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PM dismisses calls for Villiers to quit over her backing for Brexit

By Noel McAdam

Published 23/02/2016

Theresa Villiers
Theresa Villiers

David Cameron has backed Secretary of State Theresa Villiers after calls for her to resign over her support for a UK exit from the EU.

The Northern Ireland Office also made clear that Mrs Villiers will remain in position unless the Prime Minister conducts an unexpected reshuffle.

Mr Cameron has allowed Cabinet ministers to campaign against remaining within the EU, and Mrs Villiers is part of a six-strong anti-EU group which also includes ministers Michael Gove and Chris Grayling,

Mr Cameron told the House of Commons: "The Secretary of State for Northern Ireland does an excellent job.

"She is exercising her ability to reach a personal decision and to campaign for Britain to leave the EU and that's absolutely right she is able to do that.

"I think the key thing is everybody in Northern Ireland should make up their own mind based on the evidence and I look forward to coming to try to help persuade them to remain in a reformed EU."

But Deputy First Minister Martin McGuinness and SDLP leader Colum Eastwood insisted Mrs Villiers should stand down.

Mr McGuinness said: "It's odd that Theresa Villiers should now be advocating withdrawing from the EU when its benefits for the North are quite obvious.

"It's not surprising, however, given the fact that she is not elected by and does not represent the people of the North that she should be so cut off from public opinion."

Mr Eastwood said Mrs Villiers had chose to "join the extremists and the eccentrics" and used her ministerial office "to lend weight to a campaign whose goals are in direct conflict with the interests of the people of Northern Ireland."

He said Mrs Villiers would have little choice except to resign if the result of the referendum on June 23 is to remain within the EU.

But a spokeswoman for Ms Villiers responded: "The Prime Minister has made clear ministers would be free to campaign in a personal capacity ahead of an EU referendum.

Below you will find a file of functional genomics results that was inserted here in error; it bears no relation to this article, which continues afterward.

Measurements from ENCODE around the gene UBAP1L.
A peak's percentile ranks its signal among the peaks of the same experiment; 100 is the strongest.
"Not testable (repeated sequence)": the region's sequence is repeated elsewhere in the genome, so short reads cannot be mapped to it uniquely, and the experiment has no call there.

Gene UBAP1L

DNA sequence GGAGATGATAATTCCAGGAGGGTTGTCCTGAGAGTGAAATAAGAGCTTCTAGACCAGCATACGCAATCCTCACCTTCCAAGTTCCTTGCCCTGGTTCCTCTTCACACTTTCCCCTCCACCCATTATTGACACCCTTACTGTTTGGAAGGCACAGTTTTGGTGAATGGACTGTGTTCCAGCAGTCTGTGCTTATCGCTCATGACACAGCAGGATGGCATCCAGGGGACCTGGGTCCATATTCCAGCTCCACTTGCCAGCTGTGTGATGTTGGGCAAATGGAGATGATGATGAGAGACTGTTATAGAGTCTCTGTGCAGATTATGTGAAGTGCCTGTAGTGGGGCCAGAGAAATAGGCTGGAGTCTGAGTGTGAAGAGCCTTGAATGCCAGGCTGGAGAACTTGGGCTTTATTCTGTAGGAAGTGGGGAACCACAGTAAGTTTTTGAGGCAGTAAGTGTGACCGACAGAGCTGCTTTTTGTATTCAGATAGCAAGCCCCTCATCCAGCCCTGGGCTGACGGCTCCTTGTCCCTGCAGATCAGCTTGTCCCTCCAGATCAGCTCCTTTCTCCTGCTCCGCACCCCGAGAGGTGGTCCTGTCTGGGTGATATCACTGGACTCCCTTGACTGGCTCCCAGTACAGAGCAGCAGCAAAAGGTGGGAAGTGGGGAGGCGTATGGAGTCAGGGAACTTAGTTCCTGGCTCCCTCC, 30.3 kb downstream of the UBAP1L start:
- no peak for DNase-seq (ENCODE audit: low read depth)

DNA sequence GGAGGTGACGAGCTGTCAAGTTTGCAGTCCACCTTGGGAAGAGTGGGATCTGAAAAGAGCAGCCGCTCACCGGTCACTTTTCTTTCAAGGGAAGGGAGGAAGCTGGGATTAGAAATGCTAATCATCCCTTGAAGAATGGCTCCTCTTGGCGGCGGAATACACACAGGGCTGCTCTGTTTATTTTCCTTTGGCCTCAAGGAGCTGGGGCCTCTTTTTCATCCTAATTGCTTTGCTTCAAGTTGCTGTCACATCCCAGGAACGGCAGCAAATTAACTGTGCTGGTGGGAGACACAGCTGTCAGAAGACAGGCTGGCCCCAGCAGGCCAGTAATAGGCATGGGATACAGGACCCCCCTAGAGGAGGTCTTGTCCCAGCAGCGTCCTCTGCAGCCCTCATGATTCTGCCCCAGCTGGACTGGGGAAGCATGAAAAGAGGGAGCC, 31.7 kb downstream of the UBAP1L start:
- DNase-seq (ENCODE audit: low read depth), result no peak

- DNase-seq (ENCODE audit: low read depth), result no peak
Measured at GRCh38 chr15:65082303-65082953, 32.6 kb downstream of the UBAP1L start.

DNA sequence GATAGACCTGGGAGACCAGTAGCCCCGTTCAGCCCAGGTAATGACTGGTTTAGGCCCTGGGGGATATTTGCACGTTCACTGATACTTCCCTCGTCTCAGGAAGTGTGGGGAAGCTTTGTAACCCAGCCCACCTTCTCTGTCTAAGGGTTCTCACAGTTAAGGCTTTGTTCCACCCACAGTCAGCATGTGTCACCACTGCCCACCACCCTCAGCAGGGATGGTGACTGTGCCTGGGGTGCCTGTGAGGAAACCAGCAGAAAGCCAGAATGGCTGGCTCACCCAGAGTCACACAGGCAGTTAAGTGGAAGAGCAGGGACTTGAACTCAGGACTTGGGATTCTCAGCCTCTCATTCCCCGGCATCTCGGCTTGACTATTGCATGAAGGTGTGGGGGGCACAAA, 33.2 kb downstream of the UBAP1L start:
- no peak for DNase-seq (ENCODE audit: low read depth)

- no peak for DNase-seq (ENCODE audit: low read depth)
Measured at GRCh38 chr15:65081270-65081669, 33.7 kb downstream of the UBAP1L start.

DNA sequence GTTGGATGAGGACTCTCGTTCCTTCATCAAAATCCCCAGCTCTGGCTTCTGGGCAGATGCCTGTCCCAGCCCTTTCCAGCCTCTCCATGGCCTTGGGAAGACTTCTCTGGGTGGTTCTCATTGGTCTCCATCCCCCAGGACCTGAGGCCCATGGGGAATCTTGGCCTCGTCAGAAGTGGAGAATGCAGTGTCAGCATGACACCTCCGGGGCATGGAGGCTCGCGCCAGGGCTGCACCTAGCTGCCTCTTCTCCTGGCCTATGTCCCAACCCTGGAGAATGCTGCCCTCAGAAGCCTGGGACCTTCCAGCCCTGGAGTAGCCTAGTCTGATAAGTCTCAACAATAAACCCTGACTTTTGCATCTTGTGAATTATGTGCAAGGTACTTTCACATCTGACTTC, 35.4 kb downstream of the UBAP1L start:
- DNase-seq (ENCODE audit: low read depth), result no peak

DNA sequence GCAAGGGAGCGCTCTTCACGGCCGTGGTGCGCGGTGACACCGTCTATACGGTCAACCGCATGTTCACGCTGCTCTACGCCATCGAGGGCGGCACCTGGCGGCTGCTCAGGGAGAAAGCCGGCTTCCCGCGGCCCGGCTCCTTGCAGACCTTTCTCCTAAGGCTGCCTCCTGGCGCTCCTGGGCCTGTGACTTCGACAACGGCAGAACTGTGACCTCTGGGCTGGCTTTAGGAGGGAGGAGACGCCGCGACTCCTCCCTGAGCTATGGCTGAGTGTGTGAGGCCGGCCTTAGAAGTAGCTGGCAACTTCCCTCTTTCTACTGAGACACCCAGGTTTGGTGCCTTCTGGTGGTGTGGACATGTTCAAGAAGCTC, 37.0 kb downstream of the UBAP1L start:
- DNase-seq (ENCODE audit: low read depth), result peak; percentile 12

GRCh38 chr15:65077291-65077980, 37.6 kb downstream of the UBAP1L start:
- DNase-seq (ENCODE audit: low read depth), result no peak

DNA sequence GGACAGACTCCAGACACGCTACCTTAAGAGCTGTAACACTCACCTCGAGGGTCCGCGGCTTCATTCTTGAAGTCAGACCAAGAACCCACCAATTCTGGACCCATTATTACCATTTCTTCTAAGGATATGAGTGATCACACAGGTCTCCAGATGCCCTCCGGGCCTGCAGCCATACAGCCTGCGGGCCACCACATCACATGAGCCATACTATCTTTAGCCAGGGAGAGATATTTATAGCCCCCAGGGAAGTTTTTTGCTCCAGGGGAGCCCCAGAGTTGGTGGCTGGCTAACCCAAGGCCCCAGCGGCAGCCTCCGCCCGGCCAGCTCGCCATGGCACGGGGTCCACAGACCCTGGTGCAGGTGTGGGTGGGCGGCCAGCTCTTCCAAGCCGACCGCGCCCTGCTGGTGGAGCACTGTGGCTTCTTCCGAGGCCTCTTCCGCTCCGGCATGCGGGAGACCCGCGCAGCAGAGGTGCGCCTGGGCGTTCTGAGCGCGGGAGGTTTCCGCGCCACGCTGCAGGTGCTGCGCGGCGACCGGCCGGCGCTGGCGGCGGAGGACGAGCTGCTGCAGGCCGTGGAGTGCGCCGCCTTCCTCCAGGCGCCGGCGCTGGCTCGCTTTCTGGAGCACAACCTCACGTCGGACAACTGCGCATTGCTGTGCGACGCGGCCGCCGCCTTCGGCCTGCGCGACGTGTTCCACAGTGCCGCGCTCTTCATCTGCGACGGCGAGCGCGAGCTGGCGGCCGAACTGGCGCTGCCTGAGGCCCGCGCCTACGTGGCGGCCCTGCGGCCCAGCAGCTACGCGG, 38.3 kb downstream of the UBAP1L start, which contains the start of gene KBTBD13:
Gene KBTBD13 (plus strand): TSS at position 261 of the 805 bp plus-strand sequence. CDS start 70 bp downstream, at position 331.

"The Secretary of State remains totally focused on her ongoing and determined efforts to build a brighter, more secure future for NI. To suggest otherwise is ludicrous."

Sinn Fein, the SDLP and Alliance Party are all campaigning for the UK to remain inside the EU.

The DUP are backing Brexit while allowing individual members to vote to stay, and the executive of the Ulster Unionist Party is planning to meet next week to decide on their position.

But leader Mike Nesbitt has already said: "I would hope to recommend that we stay in."

The party had wanted to see the outcome of Mr Cameron's negotiations with the EU on a range of issues, but Mr Nesbitt had indicated a vote to leave could pose an "existential threat" to the UK.

That is due to fears that if a majority of voters in Scotland are in favour of remaining, another independence referendum in Scotland could be triggered.

"As I see it, as a unionist, Brexit is about uncertainty," he said at an event organised by the Centre for Cross-Border Studies.

DUP leader and First Minister Arlene Foster said: "At every stage in this European negotiation process we had hoped to see a fundamental change to our relationship with Europe.

"We see nothing in this deal that changes our outlook. Therefore we will on balance recommend a vote to leave the EU.

"We fully expect that DUP members and voters will hold a range of differing personal views as to what is in the best interests of the UK.

"They are entitled to do so during what will be a momentous political debate about the direction of travel our nation chooses."

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